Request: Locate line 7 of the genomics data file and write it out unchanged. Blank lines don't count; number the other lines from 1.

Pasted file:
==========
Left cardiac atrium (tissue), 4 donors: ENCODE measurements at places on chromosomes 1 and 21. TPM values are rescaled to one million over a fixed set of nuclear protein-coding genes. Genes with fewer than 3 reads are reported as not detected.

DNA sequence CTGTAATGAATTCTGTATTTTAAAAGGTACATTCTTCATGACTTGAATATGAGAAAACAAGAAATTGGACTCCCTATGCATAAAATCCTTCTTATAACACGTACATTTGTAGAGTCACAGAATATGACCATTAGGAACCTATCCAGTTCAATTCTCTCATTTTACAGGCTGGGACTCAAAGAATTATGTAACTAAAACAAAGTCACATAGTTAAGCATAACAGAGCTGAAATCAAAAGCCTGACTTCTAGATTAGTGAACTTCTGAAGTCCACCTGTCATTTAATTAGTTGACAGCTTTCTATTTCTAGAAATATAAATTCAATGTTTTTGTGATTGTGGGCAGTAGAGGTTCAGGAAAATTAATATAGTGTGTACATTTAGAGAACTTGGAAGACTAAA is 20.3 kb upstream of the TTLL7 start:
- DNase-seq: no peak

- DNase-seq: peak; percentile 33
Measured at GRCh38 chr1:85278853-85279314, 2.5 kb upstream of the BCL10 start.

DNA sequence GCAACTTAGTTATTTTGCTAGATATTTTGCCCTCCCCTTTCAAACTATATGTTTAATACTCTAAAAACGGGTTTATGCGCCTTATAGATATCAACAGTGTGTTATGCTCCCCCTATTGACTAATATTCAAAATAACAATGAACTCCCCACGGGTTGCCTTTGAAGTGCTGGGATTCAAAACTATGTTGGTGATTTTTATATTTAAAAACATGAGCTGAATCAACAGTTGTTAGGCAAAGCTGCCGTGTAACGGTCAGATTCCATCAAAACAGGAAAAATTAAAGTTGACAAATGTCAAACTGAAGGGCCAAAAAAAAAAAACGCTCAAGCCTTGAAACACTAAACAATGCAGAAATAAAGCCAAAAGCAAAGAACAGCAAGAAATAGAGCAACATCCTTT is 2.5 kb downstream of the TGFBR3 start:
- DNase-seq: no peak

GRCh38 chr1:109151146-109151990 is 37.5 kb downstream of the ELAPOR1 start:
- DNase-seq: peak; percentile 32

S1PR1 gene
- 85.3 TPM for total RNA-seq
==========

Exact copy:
- DNase-seq: no peak